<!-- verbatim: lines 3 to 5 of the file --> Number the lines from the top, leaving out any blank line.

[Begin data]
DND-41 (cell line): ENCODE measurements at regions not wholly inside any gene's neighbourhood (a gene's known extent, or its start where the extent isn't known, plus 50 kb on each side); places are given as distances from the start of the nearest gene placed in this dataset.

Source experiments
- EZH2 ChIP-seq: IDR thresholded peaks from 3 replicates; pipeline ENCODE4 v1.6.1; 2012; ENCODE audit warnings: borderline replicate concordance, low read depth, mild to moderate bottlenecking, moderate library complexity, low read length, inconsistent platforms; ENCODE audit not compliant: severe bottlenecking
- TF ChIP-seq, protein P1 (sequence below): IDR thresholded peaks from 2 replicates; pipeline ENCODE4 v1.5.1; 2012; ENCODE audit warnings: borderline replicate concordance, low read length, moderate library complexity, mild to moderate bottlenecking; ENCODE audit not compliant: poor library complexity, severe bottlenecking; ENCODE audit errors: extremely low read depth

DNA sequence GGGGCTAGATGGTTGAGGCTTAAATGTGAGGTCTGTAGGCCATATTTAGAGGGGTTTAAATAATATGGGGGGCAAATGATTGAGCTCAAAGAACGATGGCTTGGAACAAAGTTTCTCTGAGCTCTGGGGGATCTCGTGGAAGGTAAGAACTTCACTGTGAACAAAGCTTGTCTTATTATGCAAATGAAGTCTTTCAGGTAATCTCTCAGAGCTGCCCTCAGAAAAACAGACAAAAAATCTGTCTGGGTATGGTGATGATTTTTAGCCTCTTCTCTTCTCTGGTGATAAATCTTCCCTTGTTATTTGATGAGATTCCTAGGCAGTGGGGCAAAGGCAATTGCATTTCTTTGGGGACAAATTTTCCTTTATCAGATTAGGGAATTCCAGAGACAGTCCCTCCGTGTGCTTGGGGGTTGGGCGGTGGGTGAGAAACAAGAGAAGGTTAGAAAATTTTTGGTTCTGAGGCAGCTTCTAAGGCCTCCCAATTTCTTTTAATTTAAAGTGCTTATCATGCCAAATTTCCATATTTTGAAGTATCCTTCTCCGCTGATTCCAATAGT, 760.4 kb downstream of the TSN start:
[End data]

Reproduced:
- EZH2 ChIP-seq: IDR thresholded peaks from 3 replicates; pipeline ENCODE4 v1.6.1; 2012; ENCODE audit warnings: borderline replicate concordance, low read depth, mild to moderate bottlenecking, moderate library complexity, low read length, inconsistent platforms; ENCODE audit not compliant: severe bottlenecking
- TF ChIP-seq, protein P1 (sequence below): IDR thresholded peaks from 2 replicates; pipeline ENCODE4 v1.5.1; 2012; ENCODE audit warnings: borderline replicate concordance, low read length, moderate library complexity, mild to moderate bottlenecking; ENCODE audit not compliant: poor library complexity, severe bottlenecking; ENCODE audit errors: extremely low read depth

DNA sequence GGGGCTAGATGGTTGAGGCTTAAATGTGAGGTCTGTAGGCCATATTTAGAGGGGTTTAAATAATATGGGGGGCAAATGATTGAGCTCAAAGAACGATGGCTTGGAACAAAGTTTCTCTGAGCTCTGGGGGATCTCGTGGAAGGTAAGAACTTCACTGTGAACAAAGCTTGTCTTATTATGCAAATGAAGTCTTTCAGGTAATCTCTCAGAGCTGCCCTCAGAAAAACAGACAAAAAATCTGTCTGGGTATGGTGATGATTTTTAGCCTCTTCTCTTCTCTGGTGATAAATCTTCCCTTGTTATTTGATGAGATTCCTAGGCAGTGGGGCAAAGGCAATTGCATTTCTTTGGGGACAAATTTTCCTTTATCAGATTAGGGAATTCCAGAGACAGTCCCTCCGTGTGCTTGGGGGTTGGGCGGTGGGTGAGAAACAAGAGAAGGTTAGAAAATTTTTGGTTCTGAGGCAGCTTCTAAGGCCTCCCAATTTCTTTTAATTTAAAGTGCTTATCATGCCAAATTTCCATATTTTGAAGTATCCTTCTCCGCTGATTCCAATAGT, 760.4 kb downstream of the TSN start: